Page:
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Still, it’s hard to shake the feeling that the combination of a Democratic president, large Democratic majority in Congress, and a fossil fueled ecological catastrophe represented the best shot at passing meaningful climate legislation for perhaps years to come. Yet in a still-faltering economy, with a legislative climate in which it takes two months to pass a fundamentally uncontroversial extension of unemployment benefits, even a moderately ambitious change to our national energy policy stood about as much chance of passing as a snowflake in Arizona circa 2050.

And it’s almost as hard to overstate how absurd it is that a 60-vote super-majority is the de facto requirement for the Senate to pass any legislation whatsoever. It’s nearly enough to make you think the Democrats’ policy goals would be better served if Republicans controlled Congress and the White House -- if you could think of any Republicans who would lead the push even for climate legislation they could take credit for.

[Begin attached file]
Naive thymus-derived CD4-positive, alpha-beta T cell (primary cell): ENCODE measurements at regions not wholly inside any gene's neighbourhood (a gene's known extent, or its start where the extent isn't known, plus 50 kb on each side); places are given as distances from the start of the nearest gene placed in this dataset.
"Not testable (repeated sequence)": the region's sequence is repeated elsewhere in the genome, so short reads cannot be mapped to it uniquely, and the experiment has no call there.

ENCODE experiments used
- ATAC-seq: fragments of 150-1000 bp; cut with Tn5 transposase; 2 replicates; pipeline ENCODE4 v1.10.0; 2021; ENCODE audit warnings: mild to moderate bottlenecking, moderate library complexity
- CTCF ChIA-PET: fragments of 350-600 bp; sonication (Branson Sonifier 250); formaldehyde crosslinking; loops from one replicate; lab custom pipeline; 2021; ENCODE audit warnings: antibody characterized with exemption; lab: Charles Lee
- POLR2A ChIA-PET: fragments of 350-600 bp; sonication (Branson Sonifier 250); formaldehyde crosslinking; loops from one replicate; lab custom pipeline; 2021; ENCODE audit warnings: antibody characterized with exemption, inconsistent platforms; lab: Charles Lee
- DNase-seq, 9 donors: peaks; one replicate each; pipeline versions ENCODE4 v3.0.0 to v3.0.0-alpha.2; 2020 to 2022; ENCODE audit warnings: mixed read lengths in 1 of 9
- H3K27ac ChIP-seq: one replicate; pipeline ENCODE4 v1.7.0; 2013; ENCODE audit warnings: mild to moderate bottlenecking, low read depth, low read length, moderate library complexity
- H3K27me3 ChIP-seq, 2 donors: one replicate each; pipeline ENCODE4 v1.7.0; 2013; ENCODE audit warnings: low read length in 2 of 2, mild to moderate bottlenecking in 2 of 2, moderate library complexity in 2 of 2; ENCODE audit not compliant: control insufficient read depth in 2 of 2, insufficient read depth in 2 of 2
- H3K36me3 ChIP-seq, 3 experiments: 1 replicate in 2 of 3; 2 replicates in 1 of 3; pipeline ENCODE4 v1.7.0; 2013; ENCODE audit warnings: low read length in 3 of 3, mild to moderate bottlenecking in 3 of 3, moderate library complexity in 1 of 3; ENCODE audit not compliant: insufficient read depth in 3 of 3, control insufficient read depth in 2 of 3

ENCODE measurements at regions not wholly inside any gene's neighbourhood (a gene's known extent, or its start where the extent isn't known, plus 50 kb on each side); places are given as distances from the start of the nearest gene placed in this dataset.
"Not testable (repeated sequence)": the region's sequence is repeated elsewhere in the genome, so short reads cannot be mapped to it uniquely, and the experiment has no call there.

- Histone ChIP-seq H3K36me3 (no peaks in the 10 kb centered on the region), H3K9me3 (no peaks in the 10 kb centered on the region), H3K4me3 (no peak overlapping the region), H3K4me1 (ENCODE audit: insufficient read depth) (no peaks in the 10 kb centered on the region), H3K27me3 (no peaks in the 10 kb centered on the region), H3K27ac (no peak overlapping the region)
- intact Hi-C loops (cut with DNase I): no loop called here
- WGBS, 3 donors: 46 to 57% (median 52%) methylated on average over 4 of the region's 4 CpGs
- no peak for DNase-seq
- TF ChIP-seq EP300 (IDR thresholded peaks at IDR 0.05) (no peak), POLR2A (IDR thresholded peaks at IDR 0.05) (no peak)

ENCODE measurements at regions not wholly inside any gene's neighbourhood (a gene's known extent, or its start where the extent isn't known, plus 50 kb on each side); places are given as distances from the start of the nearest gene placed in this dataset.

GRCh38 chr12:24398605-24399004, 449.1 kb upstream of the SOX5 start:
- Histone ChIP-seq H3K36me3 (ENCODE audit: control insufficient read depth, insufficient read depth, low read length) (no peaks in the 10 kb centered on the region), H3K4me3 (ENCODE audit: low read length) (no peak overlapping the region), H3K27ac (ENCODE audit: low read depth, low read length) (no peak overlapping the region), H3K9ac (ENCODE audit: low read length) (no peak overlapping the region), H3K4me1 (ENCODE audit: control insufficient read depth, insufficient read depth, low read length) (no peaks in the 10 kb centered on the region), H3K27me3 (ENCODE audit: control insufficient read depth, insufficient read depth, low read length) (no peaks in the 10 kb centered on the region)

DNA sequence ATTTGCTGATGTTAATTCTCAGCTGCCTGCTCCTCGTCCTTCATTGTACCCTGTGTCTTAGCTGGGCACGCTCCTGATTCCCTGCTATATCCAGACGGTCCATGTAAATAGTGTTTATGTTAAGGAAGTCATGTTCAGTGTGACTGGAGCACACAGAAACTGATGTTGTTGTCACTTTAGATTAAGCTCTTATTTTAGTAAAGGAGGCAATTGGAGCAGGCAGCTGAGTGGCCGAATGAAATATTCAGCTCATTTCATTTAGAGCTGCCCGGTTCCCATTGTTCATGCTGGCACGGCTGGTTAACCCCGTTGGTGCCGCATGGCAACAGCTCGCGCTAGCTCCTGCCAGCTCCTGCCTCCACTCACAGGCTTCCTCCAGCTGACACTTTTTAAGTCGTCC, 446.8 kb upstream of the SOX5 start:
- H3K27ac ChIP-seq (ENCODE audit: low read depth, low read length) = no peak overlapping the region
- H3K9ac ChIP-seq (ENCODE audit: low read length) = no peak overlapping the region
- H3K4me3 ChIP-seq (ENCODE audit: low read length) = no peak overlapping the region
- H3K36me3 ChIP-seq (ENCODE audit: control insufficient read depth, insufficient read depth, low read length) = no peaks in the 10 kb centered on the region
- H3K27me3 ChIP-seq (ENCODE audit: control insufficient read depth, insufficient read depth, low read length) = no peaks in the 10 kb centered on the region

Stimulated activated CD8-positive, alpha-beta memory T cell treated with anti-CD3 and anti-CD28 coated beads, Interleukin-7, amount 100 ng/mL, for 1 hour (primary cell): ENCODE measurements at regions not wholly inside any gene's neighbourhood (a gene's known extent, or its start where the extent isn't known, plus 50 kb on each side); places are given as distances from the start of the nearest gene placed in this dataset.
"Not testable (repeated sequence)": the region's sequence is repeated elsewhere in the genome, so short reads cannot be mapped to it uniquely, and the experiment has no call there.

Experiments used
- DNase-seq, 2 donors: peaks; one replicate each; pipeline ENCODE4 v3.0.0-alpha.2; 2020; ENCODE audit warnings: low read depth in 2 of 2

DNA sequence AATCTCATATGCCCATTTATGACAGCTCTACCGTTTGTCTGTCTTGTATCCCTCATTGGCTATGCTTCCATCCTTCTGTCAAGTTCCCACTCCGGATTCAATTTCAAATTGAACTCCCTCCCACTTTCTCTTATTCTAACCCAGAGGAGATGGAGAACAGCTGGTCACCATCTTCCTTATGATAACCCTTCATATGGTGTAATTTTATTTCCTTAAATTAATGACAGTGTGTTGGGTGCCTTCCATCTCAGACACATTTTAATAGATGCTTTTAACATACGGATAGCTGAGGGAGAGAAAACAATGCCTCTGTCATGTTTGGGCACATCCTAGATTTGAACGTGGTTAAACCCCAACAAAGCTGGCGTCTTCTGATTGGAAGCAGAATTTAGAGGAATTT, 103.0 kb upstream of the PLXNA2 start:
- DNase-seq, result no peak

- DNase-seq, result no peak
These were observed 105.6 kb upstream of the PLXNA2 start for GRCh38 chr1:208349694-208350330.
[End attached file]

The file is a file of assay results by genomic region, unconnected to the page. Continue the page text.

It didn’t help that Obama has remained largely silent on the matter, save for a few predictable comments about energy independence. But so long as Republicans are determined to block anything and everything that comes through the Senate, they can continue to abuse the rules of the Senate to do so. The current modus operandi of Senate Republicans is delay, delay, delay, which is bad enough when you’re talking about the restoration of unemployment benefits to families in need, but almost criminally negligent when it comes to climate, where each day of inaction decreases our ability to prevent a catastrophic scenario. So owing to Senate dysfunction, we’re stuck in a situation in which the passage of legislation that is itself extremely politically challenging depends on perhaps the most difficult reform of all -- that of the political institution itself.